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A small club: Implementing Unicode TR29 and TR14

I recently implemented Unicode Technical Report #29 which covers how to turn "text" into "letters", words, and sentences. I also ended up implementing Technical Report #14 which covers line breaking - good places to start text on the next line when the current line is getting too long.

My guess is that less than 10 developers have fully implemented both of these, and I have now joined that very small club.

How hard could it be?

Unicode aims to have one way of representing human text for computers. Before its widespread adoption, different computer systems and even programs had completely different and very incompatible ways of representing text, and it was a mess to read, write, print, copy, and backup text.

This is an extraordinarily hard problem to solve. Are upper and lower case A` the same letter? What about bold, and italic? What about rotated? Fonts? Is ß a different letter or just a different way of drawing two lower case s? Ligatures? Is a lower case e in French without an accent the same as e in English? Is Roman numeral different than i? That barely scratches the surface of Western Europe, and now throw in the whole world with a rich diversity and history of writing. Thankfully experts have been working on this for several decades.


Unicode assigned a number (codepoint) per "letter". This doesn't work because some writing systems use a base letter (eg a consonant) and then add marks on the letter (eg vowels), and having one codepoint for each combination would be a very large number.

This led to combining codepoints that could modify a base, allowing adding accents, vowels, and other marks to represent human writing,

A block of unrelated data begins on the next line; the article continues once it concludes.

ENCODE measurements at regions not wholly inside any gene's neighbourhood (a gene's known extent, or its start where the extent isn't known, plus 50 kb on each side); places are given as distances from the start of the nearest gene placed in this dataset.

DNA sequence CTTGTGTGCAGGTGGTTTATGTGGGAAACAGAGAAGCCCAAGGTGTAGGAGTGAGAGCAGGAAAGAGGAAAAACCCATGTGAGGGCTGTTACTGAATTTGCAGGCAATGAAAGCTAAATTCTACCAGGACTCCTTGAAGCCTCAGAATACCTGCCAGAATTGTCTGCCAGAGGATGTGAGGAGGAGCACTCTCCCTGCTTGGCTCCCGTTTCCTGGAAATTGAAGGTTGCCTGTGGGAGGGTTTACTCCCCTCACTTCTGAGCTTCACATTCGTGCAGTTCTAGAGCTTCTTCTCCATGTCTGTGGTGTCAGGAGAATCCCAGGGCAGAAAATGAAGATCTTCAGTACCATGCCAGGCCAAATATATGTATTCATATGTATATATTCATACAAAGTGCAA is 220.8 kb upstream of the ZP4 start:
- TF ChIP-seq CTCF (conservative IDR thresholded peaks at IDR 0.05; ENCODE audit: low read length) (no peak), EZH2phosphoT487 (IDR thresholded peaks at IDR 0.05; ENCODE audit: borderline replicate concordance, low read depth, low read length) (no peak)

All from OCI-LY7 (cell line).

The fateful decision

There were two possible ways of representing these values - for example letter-e and combing-acute-accent

Modifier first

combing-acute-accent then letter-e

Base first

letter-e then combing-acute-accent

If modifier first had been chosen, then each letter as perceived by a human (ie with all the modifiers applied) would be easy to determine by computer code - accumulate modifiers until you find a base. You now have one user perceived letter (aka grapheme cluster).

Base first was chosen. That means code sees a codepoint, but has to keep looking ahead to see if there are more modifiers that apply to the base. It gets way more complicated with zero width joiners, variation selectors, regional indicators, and Indic syllabic categories to name a few.

The consequences

Because of the complexity, most programming languages just pretend that each codepoint is one "letter" and takes one unit of storage, but often worse (well worth a read) conflating byte encoding, grapheme clusters, and indexing. They then require third party libraries to get words, sentences, and line breaking.

I've been adding support for SQLite's full text search to APSW (my Python SQLite wrapper) and it became very clear very quickly that doing things properly was necessary.